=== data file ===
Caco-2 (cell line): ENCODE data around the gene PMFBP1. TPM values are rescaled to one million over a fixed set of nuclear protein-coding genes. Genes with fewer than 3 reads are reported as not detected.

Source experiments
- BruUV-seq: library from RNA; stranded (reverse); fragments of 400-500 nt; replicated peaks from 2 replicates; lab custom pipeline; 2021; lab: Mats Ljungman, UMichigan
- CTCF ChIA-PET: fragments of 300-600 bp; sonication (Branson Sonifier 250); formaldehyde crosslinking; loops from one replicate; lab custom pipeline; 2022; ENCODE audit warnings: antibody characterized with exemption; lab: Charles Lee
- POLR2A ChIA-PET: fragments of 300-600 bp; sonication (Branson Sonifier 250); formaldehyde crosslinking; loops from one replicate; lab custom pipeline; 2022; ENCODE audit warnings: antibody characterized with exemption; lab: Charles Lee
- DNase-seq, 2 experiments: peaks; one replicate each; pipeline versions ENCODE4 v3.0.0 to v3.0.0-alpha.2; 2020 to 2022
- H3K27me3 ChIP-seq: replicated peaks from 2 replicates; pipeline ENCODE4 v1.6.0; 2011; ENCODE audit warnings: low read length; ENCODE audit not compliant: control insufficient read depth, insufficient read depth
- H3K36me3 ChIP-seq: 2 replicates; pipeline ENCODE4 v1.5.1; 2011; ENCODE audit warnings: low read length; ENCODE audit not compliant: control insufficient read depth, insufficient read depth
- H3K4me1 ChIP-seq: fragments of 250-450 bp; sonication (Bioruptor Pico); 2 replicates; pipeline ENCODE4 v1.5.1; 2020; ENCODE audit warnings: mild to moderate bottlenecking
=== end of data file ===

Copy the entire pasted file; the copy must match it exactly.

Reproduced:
Caco-2 (cell line): ENCODE data around the gene PMFBP1. TPM values are rescaled to one million over a fixed set of nuclear protein-coding genes. Genes with fewer than 3 reads are reported as not detected.

Source experiments
- BruUV-seq: library from RNA; stranded (reverse); fragments of 400-500 nt; replicated peaks from 2 replicates; lab custom pipeline; 2021; lab: Mats Ljungman, UMichigan
- CTCF ChIA-PET: fragments of 300-600 bp; sonication (Branson Sonifier 250); formaldehyde crosslinking; loops from one replicate; lab custom pipeline; 2022; ENCODE audit warnings: antibody characterized with exemption; lab: Charles Lee
- POLR2A ChIA-PET: fragments of 300-600 bp; sonication (Branson Sonifier 250); formaldehyde crosslinking; loops from one replicate; lab custom pipeline; 2022; ENCODE audit warnings: antibody characterized with exemption; lab: Charles Lee
- DNase-seq, 2 experiments: peaks; one replicate each; pipeline versions ENCODE4 v3.0.0 to v3.0.0-alpha.2; 2020 to 2022
- H3K27me3 ChIP-seq: replicated peaks from 2 replicates; pipeline ENCODE4 v1.6.0; 2011; ENCODE audit warnings: low read length; ENCODE audit not compliant: control insufficient read depth, insufficient read depth
- H3K36me3 ChIP-seq: 2 replicates; pipeline ENCODE4 v1.5.1; 2011; ENCODE audit warnings: low read length; ENCODE audit not compliant: control insufficient read depth, insufficient read depth
- H3K4me1 ChIP-seq: fragments of 250-450 bp; sonication (Bioruptor Pico); 2 replicates; pipeline ENCODE4 v1.5.1; 2020; ENCODE audit warnings: mild to moderate bottlenecking